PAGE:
There’s an iconic image that seems ubiquitous to British television, one that appears in most episodes of countryside crime dramas and local comedies. It is that of the old, wooden, full to the brim shed. A recurring joke is to see that these shacks are often overfilled with unnecessary and messy items. Bikes are knotted together, screws are spilt across surfaces, and a hose seems to wrap around just about everything.
Because of stereotypes like this, the shed seems unable to shift its image of being only useful for storage. And, even then, it never seems to be allowed to do a sufficiently good job. However, things seem to be changing. As more people begin moving from urban areas, searching for rural properties with garden spaces, they are bringing their sense of space with them. In cities, and especially in apartments, space matters. It wouldn’t do to have an untidy storage space because there isn’t the room to afford it. When taking on a property with a shed, new homeowners are giving sheds the same regard. Sheds are no longer being left to collect dust.
So, what’s happening instead? Well, interestingly, sheds are being more than simply tidied up. Thanks to technology, such as robot mowers and garden sprinklers, there’s less need to fill a shed with the type of bulky items we once needed. Bikes are being mounted on hallway walls and weed killers are becoming taboo. There isn’t a need to tidy a space when it’s becoming emptier and, instead, people are now looking at what they can do with the empty space.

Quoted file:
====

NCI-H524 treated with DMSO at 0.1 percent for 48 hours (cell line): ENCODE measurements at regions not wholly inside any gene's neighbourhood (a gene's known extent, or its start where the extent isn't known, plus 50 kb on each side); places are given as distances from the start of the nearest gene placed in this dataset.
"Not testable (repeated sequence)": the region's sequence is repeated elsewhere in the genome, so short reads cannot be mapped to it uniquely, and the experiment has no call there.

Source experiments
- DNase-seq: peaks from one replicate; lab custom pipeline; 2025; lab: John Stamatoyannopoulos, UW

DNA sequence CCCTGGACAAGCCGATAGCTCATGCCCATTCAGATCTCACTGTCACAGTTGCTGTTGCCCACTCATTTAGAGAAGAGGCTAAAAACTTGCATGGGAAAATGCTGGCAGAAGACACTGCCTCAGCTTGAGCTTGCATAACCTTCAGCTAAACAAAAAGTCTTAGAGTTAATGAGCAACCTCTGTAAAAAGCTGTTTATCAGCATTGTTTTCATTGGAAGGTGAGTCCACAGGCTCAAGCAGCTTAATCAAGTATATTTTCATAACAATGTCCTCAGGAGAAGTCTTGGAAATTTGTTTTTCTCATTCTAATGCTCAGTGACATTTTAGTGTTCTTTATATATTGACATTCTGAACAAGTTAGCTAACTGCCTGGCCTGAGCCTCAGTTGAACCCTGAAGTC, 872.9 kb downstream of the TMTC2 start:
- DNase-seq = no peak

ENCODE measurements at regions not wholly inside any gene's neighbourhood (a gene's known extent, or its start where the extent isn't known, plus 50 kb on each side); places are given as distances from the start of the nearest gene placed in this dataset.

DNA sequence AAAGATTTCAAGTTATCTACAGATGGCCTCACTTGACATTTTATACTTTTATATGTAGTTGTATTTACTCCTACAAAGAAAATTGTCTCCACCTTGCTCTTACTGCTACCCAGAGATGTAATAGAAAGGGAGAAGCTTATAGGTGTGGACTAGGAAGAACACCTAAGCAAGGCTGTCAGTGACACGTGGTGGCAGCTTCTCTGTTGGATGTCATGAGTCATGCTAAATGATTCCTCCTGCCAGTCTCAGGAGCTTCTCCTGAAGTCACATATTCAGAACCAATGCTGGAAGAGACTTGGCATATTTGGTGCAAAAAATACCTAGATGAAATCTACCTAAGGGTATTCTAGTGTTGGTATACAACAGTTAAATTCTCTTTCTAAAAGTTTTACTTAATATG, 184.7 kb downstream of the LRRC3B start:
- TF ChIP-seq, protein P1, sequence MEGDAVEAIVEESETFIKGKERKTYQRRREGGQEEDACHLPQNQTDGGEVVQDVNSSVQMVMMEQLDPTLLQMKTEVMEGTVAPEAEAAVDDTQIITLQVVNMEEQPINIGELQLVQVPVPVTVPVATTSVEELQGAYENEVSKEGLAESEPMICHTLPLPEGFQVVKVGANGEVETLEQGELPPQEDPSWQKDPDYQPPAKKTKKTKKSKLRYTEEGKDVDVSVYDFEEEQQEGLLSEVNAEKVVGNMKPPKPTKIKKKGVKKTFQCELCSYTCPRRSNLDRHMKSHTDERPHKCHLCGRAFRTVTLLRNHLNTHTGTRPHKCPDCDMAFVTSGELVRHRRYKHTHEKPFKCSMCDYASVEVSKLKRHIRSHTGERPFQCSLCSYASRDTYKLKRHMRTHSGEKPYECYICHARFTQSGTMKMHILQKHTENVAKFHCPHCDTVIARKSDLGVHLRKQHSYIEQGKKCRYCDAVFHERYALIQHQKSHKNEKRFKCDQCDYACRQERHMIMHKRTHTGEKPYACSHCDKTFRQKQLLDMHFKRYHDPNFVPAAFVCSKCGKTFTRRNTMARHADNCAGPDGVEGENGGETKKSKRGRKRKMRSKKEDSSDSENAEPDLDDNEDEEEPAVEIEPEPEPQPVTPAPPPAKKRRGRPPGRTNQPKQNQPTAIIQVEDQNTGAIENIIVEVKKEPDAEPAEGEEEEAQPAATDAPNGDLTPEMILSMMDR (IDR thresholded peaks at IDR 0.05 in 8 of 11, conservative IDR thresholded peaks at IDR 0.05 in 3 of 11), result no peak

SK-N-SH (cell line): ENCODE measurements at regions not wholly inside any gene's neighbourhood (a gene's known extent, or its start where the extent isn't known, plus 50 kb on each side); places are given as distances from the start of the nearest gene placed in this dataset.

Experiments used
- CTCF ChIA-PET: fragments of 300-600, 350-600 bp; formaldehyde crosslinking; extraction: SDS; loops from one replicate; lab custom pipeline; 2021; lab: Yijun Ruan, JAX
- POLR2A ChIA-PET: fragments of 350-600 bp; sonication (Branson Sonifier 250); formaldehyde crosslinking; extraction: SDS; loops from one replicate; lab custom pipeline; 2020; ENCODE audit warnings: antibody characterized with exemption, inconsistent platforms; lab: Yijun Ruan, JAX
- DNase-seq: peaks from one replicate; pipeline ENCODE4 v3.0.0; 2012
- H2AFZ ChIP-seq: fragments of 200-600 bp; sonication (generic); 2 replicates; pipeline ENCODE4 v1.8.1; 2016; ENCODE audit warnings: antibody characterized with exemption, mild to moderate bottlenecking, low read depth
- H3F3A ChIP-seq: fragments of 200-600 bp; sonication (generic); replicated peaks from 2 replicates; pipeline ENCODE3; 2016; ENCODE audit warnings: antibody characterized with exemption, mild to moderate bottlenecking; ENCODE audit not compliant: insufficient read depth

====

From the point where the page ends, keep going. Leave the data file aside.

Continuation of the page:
What little is left in a shed is being stored elsewhere, leaving homeowners with an empty space that is full of promise, which begs the question, is it still a shed? If a shed is converted into a bar, is it a shed? What if it is transformed into a private workout space? These conversions are happening. Garden storage spaces are being turned into log cabins and rented as holiday stays. Others are being converted into art studios and office spaces. It seems that we need to rethink the name shed because it no longer fits.
Homes and gardens are changing too, which is encouraging different needs. As city gardens begin to be used for growing food and hosting supper clubs, have a shed isn’t as useful when compared with a wood-burning smoker or a pizza oven. And, for the large number who now find themselves working remotely, a growing number it should be said, having a private office in the garden is immensely valuable, certainly more so than a place to store old tools.
Does this mean we’re seeing the end of the shed era? Well, perhaps we are. They still seem to appear in our favourite television shows but less so in real life. Instead, it’s becoming far more common to see creative ingenuity at work when it comes to homeowners and their garden space. So, while we may be seeing less and less of our iconic sheds, they shouldn’t really be missed, since they have so much more potential.